Turning go-go dancing into an art form | VailDaily.com

Turning go-go dancing into an art form

Dan England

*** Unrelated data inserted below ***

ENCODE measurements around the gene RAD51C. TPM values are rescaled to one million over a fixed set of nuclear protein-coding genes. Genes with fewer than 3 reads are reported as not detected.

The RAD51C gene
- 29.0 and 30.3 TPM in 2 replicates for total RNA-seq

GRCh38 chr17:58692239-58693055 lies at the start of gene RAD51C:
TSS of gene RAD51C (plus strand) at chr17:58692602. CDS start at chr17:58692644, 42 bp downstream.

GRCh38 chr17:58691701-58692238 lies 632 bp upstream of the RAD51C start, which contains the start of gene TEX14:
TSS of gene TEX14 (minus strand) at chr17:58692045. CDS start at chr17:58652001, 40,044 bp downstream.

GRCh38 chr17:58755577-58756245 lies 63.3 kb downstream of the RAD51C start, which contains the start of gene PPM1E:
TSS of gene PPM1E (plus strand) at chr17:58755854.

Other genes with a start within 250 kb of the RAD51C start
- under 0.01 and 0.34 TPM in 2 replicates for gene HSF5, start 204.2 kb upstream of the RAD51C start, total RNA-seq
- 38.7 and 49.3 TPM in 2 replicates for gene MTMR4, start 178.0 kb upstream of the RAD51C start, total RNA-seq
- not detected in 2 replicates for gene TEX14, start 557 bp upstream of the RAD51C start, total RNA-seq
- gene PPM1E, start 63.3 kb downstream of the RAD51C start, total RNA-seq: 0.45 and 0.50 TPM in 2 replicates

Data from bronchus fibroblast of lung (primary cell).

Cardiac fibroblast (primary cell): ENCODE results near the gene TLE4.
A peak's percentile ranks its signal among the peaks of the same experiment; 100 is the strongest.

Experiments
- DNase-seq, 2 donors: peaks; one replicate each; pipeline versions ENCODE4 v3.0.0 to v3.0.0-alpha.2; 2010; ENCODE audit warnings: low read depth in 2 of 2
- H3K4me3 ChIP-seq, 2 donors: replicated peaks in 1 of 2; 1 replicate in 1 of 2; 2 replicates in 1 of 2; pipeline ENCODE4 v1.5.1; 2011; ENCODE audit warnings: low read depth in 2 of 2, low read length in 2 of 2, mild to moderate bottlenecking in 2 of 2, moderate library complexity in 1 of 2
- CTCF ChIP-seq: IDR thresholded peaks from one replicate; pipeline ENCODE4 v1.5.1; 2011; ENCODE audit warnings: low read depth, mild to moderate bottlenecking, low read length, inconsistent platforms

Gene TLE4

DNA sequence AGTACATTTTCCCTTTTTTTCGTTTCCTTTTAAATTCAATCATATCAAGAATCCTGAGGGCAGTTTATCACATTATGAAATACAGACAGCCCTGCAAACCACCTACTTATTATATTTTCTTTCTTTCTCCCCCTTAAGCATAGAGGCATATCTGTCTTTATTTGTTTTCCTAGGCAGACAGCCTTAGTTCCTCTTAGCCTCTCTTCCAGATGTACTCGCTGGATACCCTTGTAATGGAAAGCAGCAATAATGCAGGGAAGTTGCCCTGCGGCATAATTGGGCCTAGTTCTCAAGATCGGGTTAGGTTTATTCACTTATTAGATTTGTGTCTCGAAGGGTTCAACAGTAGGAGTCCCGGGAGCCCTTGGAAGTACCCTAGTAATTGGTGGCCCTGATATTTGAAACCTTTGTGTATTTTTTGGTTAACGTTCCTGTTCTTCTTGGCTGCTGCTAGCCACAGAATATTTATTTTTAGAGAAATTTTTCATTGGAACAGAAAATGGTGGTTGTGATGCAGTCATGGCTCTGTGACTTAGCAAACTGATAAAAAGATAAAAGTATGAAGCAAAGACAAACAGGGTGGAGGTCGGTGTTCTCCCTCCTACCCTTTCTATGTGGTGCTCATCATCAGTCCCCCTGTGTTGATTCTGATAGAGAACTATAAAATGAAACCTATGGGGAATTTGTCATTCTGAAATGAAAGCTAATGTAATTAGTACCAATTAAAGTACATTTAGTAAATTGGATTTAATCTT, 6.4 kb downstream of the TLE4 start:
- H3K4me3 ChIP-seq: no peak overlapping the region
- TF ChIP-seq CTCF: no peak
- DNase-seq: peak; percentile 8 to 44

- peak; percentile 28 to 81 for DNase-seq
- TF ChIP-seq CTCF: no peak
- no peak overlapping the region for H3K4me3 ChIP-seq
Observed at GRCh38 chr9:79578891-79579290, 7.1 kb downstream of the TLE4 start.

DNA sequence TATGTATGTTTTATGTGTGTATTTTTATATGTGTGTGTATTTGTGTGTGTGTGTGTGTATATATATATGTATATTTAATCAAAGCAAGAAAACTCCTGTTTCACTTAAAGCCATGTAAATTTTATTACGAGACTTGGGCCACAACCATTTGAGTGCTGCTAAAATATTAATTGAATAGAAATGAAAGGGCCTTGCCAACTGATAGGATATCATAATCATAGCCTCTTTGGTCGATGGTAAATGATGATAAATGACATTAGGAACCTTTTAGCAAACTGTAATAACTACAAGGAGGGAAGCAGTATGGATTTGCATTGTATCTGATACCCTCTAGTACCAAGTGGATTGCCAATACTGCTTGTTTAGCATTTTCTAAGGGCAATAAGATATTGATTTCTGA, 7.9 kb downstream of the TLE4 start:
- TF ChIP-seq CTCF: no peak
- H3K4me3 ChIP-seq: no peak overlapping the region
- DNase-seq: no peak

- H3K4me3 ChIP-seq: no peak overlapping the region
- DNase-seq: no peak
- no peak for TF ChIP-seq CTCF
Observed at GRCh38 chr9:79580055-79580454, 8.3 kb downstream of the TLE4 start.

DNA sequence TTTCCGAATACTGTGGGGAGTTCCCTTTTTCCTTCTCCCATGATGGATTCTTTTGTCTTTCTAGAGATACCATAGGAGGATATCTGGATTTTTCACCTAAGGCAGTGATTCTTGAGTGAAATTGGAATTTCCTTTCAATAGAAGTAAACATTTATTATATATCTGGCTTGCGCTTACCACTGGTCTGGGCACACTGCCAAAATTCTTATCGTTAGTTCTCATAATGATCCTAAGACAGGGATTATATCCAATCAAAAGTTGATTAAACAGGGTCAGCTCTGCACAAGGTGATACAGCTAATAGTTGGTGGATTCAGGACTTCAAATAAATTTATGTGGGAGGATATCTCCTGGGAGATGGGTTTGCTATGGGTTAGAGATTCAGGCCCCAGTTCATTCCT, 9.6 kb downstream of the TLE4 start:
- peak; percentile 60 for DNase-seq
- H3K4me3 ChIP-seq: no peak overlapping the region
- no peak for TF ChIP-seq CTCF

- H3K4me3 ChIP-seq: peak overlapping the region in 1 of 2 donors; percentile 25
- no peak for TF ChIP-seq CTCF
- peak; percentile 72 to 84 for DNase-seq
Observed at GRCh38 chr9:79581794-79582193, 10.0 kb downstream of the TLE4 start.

No, Carolyn Valencia won’t dance topless for you. So put away your glitter, stash the body molds and don’t even think about hot wax. Yes, she is a go-go dancer, and sure, she will wear hot pants, crazy boots, maybe even a sexy lace top, but she is dancing, not just shaking it. So don’t get any ideas.After all, Valencia, 29, of Greeley, has fought that stereotype for years, ever since she began dancing a year before she graduated from Santa Clara University in 1999 with two degrees in dance performance and history. She’s a little tired of it. Valencia has her own go-go dance company, and she and her performers just started dancing at Jack’s Place in Greeley about once a month. Things have been good so far, especially since what she first faced with as a performer in San Francisco and Denver.”I danced for MTV, I worked music videos, and I had a level of professionalism I wanted to hold onto,” said Valencia, who works part-time for the Tribune in classifieds. “I was horrified at these positions the girls were put into.” The girls were encouraged to get drunk or do drugs and asked to wear obnoxious, revealing costumes. That’s not what Valencia was about.She considers go-go a form of improvisational dance to music spun by DJs.She doesn’t use a cage, but her performers do dance on a small platform 4 feet high and 4 feet wide. And she will only hire trained dancers. She even loves to incorporate her yoga training – she is an instructor in Fort Collins.”For me, dance is spiritual,” Valencia said. “It is the best form of expression I have. I feel like I’m walking in heaven when I’m dancing.”Don’t ask her to soil that with those crazy requests for nudity or putting her boobs in a mold, as one Denver nightclub asked her to do (when she refused, she was fired but asked back).She formed her own dance company during her three years in Grand Junction after she left Denver. When her relationship there ended, she moved to Greeley in August.One reason for the problems probably stems from the fact that no one really knows how to define go-go dancing. Valencia calls it an art form. But Google.com calls it many other things, with some Web sites spouting serious discussions about how the music evolved from tribal and conga beats, house, jazz and disco, to others that would get you in serious trouble with your workplace’s human resources department if your boss saw you looking at them.”It can be a lot of different things,” said Lynn Bassett, owner of Dance Factory, 2956 29th St. in Greeley. “But I don’t think just anyone could do it. It does take some type of talent to dance to the music and interpret it.”Bassett said usually go-go, if done well, incorporates hip-hop, jazz, maybe even tap, all elements she teaches in her studio. She had a student, in fact, who danced in a high-class L.A. night club. Bassett said the more training go-go dancers have, the better.”You would have more to draw from that way,” she said.But the second reason for the stereotype might come from the clothes go-go dancers wear. Valencia encourages her dancers to dress sexy, with bright neon wigs and boots past their knees and hot pants.”Sure, it’s eye candy,” Valencia said. “Sex does sell. I want people to see something out of the ordinary. It’s theatrical.”That is what Désirée Van Hall, 22, of Loveland loves about go-go dancing. She also is a yoga instructor with extensive dance training.”it’s an alter ego for me,” Hall said. “I’m a calm person, so getting out there and dancing in my underwear is not something I would normally do.It’s like Superman and Clark Kent, you know. “When I told my mother, her jaw dropped, and she asked if I had to take my clothes off. I said, ‘No, Mom, that was my first question.’ “Valencia wouldn’t stand for that. She has too much at stake.”There’s integrity in it,” she said. “I’ve had my parents come and see me when I dance. If you can do it in front of your father, it’s probably OK.”Vail, Colorado

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